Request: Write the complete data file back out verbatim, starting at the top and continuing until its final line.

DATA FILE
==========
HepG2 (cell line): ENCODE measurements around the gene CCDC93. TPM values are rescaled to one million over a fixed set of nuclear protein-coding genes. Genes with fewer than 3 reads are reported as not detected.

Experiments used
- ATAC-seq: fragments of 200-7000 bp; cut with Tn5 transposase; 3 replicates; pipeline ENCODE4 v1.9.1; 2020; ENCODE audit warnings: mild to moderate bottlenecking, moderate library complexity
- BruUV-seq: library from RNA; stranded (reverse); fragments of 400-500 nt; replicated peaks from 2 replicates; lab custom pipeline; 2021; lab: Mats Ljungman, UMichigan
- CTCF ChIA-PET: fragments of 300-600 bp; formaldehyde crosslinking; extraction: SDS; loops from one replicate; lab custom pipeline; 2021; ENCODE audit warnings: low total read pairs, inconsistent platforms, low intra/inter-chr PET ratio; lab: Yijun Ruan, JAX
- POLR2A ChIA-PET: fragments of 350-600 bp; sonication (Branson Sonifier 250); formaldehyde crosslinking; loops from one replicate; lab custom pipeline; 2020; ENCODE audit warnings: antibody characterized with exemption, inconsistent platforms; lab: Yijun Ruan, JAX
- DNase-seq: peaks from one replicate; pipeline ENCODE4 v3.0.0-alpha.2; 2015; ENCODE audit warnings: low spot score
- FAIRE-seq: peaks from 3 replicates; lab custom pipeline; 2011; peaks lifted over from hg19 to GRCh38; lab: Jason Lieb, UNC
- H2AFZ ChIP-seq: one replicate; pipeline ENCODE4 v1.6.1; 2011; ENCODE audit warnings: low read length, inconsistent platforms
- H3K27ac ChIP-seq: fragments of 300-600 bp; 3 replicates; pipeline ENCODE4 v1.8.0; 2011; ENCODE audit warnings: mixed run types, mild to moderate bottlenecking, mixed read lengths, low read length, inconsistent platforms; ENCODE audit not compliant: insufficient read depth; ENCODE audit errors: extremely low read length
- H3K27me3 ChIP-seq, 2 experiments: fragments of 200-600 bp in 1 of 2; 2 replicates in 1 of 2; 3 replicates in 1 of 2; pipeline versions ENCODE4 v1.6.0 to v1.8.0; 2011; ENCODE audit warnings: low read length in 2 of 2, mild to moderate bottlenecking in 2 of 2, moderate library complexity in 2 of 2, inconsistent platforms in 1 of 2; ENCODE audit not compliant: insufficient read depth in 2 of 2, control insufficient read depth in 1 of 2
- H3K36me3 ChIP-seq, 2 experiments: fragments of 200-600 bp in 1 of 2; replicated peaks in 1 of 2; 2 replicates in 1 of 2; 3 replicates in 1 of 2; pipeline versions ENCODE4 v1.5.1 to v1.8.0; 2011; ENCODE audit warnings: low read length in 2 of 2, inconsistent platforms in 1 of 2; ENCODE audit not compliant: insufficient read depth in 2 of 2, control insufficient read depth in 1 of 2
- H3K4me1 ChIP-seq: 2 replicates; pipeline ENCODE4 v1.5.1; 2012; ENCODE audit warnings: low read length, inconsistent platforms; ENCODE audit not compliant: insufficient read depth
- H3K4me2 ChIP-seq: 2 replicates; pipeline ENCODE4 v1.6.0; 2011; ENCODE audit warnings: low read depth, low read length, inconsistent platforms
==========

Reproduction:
HepG2 (cell line): ENCODE measurements around the gene CCDC93. TPM values are rescaled to one million over a fixed set of nuclear protein-coding genes. Genes with fewer than 3 reads are reported as not detected.

Experiments used
- ATAC-seq: fragments of 200-7000 bp; cut with Tn5 transposase; 3 replicates; pipeline ENCODE4 v1.9.1; 2020; ENCODE audit warnings: mild to moderate bottlenecking, moderate library complexity
- BruUV-seq: library from RNA; stranded (reverse); fragments of 400-500 nt; replicated peaks from 2 replicates; lab custom pipeline; 2021; lab: Mats Ljungman, UMichigan
- CTCF ChIA-PET: fragments of 300-600 bp; formaldehyde crosslinking; extraction: SDS; loops from one replicate; lab custom pipeline; 2021; ENCODE audit warnings: low total read pairs, inconsistent platforms, low intra/inter-chr PET ratio; lab: Yijun Ruan, JAX
- POLR2A ChIA-PET: fragments of 350-600 bp; sonication (Branson Sonifier 250); formaldehyde crosslinking; loops from one replicate; lab custom pipeline; 2020; ENCODE audit warnings: antibody characterized with exemption, inconsistent platforms; lab: Yijun Ruan, JAX
- DNase-seq: peaks from one replicate; pipeline ENCODE4 v3.0.0-alpha.2; 2015; ENCODE audit warnings: low spot score
- FAIRE-seq: peaks from 3 replicates; lab custom pipeline; 2011; peaks lifted over from hg19 to GRCh38; lab: Jason Lieb, UNC
- H2AFZ ChIP-seq: one replicate; pipeline ENCODE4 v1.6.1; 2011; ENCODE audit warnings: low read length, inconsistent platforms
- H3K27ac ChIP-seq: fragments of 300-600 bp; 3 replicates; pipeline ENCODE4 v1.8.0; 2011; ENCODE audit warnings: mixed run types, mild to moderate bottlenecking, mixed read lengths, low read length, inconsistent platforms; ENCODE audit not compliant: insufficient read depth; ENCODE audit errors: extremely low read length
- H3K27me3 ChIP-seq, 2 experiments: fragments of 200-600 bp in 1 of 2; 2 replicates in 1 of 2; 3 replicates in 1 of 2; pipeline versions ENCODE4 v1.6.0 to v1.8.0; 2011; ENCODE audit warnings: low read length in 2 of 2, mild to moderate bottlenecking in 2 of 2, moderate library complexity in 2 of 2, inconsistent platforms in 1 of 2; ENCODE audit not compliant: insufficient read depth in 2 of 2, control insufficient read depth in 1 of 2
- H3K36me3 ChIP-seq, 2 experiments: fragments of 200-600 bp in 1 of 2; replicated peaks in 1 of 2; 2 replicates in 1 of 2; 3 replicates in 1 of 2; pipeline versions ENCODE4 v1.5.1 to v1.8.0; 2011; ENCODE audit warnings: low read length in 2 of 2, inconsistent platforms in 1 of 2; ENCODE audit not compliant: insufficient read depth in 2 of 2, control insufficient read depth in 1 of 2
- H3K4me1 ChIP-seq: 2 replicates; pipeline ENCODE4 v1.5.1; 2012; ENCODE audit warnings: low read length, inconsistent platforms; ENCODE audit not compliant: insufficient read depth
- H3K4me2 ChIP-seq: 2 replicates; pipeline ENCODE4 v1.6.0; 2011; ENCODE audit warnings: low read depth, low read length, inconsistent platforms